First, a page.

Monday, June 26, 2017

"Green-lighting the greenest"/ "Herland puts women behind the camera"

Sept. 13, 2016 "Green-lighting the greenest": I cut out this article by Gayle MacDonald in the Globe and Mail on May. 30, 2012:

Over lunch at Crush Wine Bar, one of Niv Fichman’s favourite Toronto haunts, the veteran producer made Alliance Films a gutsy – and risky – pitch.

As he told executives Victor Loewy and Mark Slone, he wanted them to bankroll and mentor a new generation of filmmakers with great potential – but without a single full-length feature film to their credit.

At first, his tablemates stared at the 53-year-old as if he’d grown another head. But as they sipped cabernet and listened to the energetic producer behind such acclaimed films as François Girard’s The Red Violin and Fernando Meirelles’s Blindness, they warmed to the idea. And bought in.

That was three years ago. Since then, Alliance and Fichman’s company Rhombus Media have collaborated to provide full-scale support – from script development to casting to distribution – to half a dozen very green filmmakers from Canada and around the world.

The gamble is obvious: In an industry beset by anxiety about shrinking audiences, digital competition, and government funding cuts, these partners are sticking out their necks.

Fichman alone has devoted $10-million of his Telefilm Canada grant money to the venture.

“A company like ours is normally in the business of handling big-scale, big-budget productions with names everyone knows,” says Slone. “Here, we’re using resources to support a film that may conceivably never find an audience.”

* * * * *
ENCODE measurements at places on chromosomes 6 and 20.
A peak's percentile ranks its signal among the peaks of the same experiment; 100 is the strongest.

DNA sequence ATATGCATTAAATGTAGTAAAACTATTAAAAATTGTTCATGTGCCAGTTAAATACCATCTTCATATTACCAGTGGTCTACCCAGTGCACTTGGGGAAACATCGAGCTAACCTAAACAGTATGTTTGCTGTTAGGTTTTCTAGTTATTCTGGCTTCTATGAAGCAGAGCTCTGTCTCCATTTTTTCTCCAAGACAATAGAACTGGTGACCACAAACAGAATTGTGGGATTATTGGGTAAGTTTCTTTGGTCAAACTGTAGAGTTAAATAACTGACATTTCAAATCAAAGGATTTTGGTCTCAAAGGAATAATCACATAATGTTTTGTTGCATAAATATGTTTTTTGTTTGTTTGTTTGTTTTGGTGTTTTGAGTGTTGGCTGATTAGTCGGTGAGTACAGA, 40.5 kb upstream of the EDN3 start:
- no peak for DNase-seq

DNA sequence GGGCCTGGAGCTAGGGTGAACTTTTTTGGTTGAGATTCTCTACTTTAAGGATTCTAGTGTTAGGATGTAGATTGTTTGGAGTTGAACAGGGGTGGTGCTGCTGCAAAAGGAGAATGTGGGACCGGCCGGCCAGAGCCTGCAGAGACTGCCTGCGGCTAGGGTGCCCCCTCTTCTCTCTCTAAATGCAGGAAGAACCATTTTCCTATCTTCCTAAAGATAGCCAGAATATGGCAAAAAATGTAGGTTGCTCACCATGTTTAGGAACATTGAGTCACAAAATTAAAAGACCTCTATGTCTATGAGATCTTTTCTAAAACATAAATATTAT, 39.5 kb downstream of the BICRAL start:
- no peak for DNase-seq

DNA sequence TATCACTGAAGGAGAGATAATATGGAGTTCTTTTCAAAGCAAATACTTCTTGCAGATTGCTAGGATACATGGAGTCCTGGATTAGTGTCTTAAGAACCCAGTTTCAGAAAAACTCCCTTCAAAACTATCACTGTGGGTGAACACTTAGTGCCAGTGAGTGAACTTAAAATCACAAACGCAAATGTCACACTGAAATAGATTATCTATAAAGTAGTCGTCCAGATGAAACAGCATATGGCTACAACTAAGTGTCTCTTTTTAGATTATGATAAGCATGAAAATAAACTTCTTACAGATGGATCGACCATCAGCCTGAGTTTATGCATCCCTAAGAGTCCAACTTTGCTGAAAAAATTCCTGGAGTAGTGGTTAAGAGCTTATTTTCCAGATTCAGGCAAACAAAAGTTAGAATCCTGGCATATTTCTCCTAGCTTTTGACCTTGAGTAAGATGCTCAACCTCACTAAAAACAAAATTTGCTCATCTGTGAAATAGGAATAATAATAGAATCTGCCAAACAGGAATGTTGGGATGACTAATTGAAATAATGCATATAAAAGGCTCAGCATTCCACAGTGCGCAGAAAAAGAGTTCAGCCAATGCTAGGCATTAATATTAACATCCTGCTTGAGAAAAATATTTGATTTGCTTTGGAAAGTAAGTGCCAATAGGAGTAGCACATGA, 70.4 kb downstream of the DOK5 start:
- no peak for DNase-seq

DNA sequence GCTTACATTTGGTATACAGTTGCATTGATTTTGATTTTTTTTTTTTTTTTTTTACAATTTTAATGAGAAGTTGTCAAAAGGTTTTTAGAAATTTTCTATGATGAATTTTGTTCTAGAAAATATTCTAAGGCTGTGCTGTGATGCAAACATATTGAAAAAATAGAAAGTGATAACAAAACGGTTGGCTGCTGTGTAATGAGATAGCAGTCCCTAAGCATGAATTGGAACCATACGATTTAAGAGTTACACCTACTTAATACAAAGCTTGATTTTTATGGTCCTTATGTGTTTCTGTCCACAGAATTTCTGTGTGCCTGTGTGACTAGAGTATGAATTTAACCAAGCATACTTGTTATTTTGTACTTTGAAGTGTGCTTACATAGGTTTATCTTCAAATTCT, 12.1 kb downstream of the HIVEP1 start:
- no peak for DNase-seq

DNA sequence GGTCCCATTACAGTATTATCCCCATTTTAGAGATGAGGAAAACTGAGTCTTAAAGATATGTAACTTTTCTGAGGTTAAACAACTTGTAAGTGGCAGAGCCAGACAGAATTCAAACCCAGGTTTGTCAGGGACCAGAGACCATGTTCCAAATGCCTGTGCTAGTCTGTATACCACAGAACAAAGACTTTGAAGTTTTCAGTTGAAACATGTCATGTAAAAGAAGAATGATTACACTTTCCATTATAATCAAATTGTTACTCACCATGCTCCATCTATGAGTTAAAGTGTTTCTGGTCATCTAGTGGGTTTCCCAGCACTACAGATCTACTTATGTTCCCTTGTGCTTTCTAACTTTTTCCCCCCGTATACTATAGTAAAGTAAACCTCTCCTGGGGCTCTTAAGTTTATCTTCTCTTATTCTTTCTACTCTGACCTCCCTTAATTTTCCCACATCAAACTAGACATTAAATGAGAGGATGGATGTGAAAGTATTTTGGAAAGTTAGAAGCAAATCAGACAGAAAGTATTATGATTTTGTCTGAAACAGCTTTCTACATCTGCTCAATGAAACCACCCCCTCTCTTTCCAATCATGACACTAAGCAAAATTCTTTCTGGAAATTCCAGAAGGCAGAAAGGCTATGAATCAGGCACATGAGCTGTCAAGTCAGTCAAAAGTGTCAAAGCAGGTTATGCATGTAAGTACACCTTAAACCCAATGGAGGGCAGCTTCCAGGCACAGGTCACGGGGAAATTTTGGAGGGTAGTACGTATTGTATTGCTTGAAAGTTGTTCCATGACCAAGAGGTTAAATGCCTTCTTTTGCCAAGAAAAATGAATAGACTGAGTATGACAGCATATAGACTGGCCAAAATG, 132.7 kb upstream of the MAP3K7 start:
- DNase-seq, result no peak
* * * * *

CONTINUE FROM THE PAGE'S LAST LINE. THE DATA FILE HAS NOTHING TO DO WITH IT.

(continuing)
So why take on what the partners are calling the First-Time Filmmaker Initiative? It’s not about altruism. They’re betting on a new business model: Instead of the usual approach – pour big bucks into big names and pray for box-office dividends – they’re spending cash earlier in the development process to create new box-office bait.

Or so they hope.

Last week, Loewy and Fichman hopped a plane to Cannes to walk the red carpet with one of their early gambles, Brandon Cronenberg (yes, filmmaker David Cronenberg’s son). His debut thriller, Antiviral, received a standing ovation.

Next up is a romantic fable, The Boy Who Smells Like Fish, a Mexico-Canada co-production from Mexico City-born Analeine Cal y Mayor. Then comes a “sexual-exploration comedy” called Zoom from Sao Paulo-based director Pedro Morelli (a protege of Meirelles whom Fichman met during the filming of Blindness).

Fichman is also putting together financing for an historical-action fantasy called Dogs of War, set during the war of 1812. It will be the first feature from Vancouver’s Zach Lipovsky, a 28-year-old visual effects specialist who came to Fichman’s attention after placing fifth in Mark Burnett and Steven Spielberg’s 2007 Fox reality TV series on filmmakers, On the Lot.

My opinion: Yeah, I watched that show and him back then.

“Nurturing emerging talent is a way to give them access to our screens, particularly at a time when it’s getting increasingly difficult for young filmmakers because of the overall financial squeeze.”

Fichman, who has the exuberant personality and fashion flair of a man half his age, tends to speak with unalloyed optimism. But Slone, a seasoned dealmaker who first worked with Fichman on The Red Violin, readily admits there could be significant downside for Alliance if these first-time films don’t fly.

“We are basically pre-buying a movie we haven’t had the chance to see based on a very rough script and the strength of the producer,” he says.

The fact that all of this is going on just as Alliance Films hits the auction block adds to the drama. But Slone says he doesn’t think a change in ownership would have an impact on the Rhombus deal.